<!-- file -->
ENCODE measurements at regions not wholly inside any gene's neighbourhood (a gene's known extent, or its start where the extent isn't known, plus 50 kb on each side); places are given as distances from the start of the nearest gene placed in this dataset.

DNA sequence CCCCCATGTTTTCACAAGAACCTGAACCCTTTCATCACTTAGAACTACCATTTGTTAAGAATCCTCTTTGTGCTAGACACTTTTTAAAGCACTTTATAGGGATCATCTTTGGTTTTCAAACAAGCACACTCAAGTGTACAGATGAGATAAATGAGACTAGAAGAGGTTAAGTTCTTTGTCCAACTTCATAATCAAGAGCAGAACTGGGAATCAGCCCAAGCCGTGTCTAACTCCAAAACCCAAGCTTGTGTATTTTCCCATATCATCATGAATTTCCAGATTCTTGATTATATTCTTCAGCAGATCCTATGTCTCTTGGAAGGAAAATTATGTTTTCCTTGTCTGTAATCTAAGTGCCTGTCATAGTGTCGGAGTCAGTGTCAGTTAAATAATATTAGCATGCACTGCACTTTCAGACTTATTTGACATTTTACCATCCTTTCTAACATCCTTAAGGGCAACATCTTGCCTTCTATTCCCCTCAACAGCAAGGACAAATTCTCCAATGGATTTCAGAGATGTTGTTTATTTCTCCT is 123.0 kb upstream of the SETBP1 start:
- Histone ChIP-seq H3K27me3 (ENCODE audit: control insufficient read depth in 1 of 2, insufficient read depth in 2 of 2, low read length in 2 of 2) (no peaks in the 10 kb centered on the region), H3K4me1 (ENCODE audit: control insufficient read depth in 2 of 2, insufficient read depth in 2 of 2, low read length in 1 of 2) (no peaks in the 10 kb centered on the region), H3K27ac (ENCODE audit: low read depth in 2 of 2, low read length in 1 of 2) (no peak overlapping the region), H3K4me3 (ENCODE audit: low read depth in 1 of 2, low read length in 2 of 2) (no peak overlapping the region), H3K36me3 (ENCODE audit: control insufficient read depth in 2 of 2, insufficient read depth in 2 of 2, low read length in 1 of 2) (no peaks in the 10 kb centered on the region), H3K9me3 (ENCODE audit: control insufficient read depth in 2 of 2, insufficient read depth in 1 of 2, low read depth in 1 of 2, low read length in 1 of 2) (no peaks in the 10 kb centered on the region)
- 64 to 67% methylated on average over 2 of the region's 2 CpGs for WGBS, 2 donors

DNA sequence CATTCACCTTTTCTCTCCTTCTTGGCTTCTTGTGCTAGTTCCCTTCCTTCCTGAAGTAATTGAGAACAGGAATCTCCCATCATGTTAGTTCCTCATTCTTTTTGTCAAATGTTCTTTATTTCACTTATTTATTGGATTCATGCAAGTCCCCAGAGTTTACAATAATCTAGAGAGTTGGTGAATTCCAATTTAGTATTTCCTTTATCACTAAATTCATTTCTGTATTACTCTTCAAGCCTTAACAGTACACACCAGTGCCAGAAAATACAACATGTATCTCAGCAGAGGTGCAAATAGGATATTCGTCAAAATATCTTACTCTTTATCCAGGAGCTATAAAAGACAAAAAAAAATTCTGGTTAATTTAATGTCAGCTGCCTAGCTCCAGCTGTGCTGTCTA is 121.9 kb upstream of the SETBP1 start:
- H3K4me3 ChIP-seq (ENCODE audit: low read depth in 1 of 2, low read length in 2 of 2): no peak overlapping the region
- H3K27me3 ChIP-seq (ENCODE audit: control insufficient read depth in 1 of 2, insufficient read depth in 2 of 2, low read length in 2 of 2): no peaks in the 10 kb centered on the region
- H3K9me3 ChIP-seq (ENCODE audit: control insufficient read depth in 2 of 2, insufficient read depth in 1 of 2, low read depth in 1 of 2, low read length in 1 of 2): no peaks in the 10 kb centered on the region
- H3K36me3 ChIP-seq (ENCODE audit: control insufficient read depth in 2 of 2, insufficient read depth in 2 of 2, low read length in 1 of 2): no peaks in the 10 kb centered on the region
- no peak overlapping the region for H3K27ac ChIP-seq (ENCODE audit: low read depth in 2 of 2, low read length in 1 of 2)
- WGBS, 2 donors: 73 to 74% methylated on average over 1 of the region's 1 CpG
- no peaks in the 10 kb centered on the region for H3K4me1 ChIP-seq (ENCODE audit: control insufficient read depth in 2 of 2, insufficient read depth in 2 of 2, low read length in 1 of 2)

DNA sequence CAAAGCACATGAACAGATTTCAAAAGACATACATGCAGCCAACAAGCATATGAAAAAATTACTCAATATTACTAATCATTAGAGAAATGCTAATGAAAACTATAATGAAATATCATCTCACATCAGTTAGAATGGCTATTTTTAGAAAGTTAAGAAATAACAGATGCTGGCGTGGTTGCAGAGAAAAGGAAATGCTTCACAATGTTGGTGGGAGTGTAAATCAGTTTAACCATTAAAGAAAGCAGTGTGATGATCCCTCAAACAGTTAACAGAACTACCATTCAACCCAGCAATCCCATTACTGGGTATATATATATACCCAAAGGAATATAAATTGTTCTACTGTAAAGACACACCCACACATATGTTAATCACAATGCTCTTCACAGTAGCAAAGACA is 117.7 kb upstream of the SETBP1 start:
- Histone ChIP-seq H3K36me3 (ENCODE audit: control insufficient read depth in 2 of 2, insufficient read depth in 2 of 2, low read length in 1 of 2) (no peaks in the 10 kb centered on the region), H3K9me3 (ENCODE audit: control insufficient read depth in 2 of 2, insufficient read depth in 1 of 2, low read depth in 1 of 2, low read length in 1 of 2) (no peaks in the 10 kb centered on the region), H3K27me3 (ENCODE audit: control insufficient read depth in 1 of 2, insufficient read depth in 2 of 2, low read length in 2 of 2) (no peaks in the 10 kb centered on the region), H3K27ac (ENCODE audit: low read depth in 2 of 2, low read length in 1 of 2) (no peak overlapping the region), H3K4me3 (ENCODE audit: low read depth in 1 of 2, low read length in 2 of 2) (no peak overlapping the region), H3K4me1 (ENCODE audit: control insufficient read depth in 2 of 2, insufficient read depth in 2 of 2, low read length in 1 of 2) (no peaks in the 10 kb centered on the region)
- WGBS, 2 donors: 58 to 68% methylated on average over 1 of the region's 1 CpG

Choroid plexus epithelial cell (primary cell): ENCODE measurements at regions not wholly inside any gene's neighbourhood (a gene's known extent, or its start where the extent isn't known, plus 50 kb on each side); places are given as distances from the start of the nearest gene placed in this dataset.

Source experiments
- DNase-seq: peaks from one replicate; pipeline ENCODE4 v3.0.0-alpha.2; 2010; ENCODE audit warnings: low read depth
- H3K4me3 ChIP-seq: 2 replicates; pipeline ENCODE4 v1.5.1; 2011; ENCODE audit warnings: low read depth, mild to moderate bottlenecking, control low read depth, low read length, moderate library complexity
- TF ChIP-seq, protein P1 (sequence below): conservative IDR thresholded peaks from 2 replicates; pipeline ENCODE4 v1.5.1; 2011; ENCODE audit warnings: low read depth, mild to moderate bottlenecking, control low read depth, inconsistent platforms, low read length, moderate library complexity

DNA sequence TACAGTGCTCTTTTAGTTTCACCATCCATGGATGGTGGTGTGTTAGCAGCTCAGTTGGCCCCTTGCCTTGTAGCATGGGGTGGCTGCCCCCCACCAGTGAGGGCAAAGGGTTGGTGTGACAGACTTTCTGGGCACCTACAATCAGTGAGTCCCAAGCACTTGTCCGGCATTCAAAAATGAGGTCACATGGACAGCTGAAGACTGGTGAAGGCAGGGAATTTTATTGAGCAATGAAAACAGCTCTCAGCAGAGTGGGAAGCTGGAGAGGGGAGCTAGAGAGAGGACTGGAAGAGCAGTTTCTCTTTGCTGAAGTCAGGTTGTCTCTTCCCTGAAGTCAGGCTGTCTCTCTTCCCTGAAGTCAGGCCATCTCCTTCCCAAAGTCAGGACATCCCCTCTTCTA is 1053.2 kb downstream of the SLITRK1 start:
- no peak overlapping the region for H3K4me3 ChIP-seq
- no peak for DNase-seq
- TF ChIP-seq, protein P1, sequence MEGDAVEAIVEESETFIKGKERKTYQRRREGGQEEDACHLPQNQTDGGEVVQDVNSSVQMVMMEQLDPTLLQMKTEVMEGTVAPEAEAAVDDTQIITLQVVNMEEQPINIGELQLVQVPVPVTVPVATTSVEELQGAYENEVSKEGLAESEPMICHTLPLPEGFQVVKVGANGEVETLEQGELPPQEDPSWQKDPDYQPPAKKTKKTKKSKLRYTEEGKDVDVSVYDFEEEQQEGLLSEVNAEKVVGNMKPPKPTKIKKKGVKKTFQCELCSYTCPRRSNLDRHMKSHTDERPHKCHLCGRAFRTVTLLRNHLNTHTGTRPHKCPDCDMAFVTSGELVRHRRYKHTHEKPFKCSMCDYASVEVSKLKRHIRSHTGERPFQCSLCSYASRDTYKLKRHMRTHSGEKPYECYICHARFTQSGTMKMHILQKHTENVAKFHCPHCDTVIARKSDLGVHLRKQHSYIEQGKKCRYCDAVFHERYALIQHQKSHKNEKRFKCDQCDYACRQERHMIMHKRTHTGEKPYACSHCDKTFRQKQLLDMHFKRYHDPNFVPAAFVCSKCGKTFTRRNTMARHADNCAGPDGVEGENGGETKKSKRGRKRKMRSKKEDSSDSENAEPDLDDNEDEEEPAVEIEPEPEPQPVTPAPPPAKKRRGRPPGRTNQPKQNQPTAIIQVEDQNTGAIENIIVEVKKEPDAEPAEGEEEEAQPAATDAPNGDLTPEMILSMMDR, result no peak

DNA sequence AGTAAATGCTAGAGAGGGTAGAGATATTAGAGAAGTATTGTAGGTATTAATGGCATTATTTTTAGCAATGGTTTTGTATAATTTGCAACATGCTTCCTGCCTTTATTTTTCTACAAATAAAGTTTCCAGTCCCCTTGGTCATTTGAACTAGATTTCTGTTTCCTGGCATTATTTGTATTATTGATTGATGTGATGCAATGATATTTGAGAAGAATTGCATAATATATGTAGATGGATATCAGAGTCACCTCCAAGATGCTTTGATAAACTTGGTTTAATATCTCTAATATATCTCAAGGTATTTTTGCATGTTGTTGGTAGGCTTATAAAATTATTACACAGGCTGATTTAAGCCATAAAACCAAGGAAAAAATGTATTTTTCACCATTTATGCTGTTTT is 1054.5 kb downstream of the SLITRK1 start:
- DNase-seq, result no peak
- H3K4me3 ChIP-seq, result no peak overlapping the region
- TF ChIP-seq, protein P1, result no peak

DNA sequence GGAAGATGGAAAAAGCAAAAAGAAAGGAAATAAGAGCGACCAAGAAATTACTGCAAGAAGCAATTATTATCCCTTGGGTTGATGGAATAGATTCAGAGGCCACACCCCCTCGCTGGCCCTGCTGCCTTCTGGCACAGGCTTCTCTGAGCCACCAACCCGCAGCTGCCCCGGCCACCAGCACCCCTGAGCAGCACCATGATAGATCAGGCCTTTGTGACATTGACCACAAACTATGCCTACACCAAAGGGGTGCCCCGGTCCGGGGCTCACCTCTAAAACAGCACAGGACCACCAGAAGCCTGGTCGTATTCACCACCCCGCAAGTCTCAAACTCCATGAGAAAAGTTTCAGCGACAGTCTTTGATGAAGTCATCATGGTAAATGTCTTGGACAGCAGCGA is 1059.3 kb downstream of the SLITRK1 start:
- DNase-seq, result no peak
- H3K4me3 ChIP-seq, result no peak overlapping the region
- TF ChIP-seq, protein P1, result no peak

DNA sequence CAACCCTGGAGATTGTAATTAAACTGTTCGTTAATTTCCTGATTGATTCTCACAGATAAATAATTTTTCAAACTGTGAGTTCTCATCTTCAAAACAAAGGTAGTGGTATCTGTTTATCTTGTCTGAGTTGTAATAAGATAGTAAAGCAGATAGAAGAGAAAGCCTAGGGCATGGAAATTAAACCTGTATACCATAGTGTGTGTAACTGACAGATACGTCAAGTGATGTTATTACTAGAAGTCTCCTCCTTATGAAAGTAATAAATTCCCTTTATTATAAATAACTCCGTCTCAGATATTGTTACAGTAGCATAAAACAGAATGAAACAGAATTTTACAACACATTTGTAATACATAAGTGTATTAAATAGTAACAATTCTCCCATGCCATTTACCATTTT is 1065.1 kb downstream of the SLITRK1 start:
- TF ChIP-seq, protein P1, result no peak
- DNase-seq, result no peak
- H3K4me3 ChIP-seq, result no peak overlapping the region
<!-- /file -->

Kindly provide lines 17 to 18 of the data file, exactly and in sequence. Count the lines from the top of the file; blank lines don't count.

Source experiments
- DNase-seq: peaks from one replicate; pipeline ENCODE4 v3.0.0-alpha.2; 2010; ENCODE audit warnings: low read depth